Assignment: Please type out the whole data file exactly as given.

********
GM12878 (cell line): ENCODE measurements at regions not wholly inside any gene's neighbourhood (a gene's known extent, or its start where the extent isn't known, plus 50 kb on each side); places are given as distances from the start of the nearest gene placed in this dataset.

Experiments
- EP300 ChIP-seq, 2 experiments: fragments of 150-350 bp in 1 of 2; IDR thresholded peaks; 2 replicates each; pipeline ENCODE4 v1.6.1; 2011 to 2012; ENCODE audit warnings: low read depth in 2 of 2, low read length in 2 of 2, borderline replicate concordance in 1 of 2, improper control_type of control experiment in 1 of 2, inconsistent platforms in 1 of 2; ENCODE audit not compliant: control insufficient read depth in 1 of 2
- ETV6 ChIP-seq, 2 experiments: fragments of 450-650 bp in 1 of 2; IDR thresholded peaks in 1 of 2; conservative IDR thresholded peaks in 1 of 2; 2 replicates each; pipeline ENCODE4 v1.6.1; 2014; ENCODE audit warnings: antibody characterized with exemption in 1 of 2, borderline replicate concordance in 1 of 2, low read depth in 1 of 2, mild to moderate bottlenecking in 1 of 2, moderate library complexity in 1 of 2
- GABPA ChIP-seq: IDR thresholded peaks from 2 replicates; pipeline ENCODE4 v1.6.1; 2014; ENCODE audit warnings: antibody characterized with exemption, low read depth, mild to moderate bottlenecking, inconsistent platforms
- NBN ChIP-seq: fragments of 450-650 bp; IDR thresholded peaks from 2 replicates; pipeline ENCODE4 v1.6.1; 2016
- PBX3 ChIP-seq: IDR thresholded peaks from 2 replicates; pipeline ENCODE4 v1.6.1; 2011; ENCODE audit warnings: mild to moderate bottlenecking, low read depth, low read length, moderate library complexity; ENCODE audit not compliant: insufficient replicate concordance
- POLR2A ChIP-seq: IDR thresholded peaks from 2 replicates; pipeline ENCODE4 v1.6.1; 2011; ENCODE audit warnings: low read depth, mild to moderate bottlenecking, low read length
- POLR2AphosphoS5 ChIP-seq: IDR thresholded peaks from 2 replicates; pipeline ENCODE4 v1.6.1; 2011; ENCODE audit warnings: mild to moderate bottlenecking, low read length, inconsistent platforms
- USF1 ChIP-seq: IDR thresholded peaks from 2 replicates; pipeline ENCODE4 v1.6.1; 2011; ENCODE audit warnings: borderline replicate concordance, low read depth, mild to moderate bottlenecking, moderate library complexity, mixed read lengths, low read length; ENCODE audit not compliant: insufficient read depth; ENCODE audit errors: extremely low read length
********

GM12878 (cell line): ENCODE measurements at regions not wholly inside any gene's neighbourhood (a gene's known extent, or its start where the extent isn't known, plus 50 kb on each side); places are given as distances from the start of the nearest gene placed in this dataset.

Experiments
- EP300 ChIP-seq, 2 experiments: fragments of 150-350 bp in 1 of 2; IDR thresholded peaks; 2 replicates each; pipeline ENCODE4 v1.6.1; 2011 to 2012; ENCODE audit warnings: low read depth in 2 of 2, low read length in 2 of 2, borderline replicate concordance in 1 of 2, improper control_type of control experiment in 1 of 2, inconsistent platforms in 1 of 2; ENCODE audit not compliant: control insufficient read depth in 1 of 2
- ETV6 ChIP-seq, 2 experiments: fragments of 450-650 bp in 1 of 2; IDR thresholded peaks in 1 of 2; conservative IDR thresholded peaks in 1 of 2; 2 replicates each; pipeline ENCODE4 v1.6.1; 2014; ENCODE audit warnings: antibody characterized with exemption in 1 of 2, borderline replicate concordance in 1 of 2, low read depth in 1 of 2, mild to moderate bottlenecking in 1 of 2, moderate library complexity in 1 of 2
- GABPA ChIP-seq: IDR thresholded peaks from 2 replicates; pipeline ENCODE4 v1.6.1; 2014; ENCODE audit warnings: antibody characterized with exemption, low read depth, mild to moderate bottlenecking, inconsistent platforms
- NBN ChIP-seq: fragments of 450-650 bp; IDR thresholded peaks from 2 replicates; pipeline ENCODE4 v1.6.1; 2016
- PBX3 ChIP-seq: IDR thresholded peaks from 2 replicates; pipeline ENCODE4 v1.6.1; 2011; ENCODE audit warnings: mild to moderate bottlenecking, low read depth, low read length, moderate library complexity; ENCODE audit not compliant: insufficient replicate concordance
- POLR2A ChIP-seq: IDR thresholded peaks from 2 replicates; pipeline ENCODE4 v1.6.1; 2011; ENCODE audit warnings: low read depth, mild to moderate bottlenecking, low read length
- POLR2AphosphoS5 ChIP-seq: IDR thresholded peaks from 2 replicates; pipeline ENCODE4 v1.6.1; 2011; ENCODE audit warnings: mild to moderate bottlenecking, low read length, inconsistent platforms
- USF1 ChIP-seq: IDR thresholded peaks from 2 replicates; pipeline ENCODE4 v1.6.1; 2011; ENCODE audit warnings: borderline replicate concordance, low read depth, mild to moderate bottlenecking, moderate library complexity, mixed read lengths, low read length; ENCODE audit not compliant: insufficient read depth; ENCODE audit errors: extremely low read length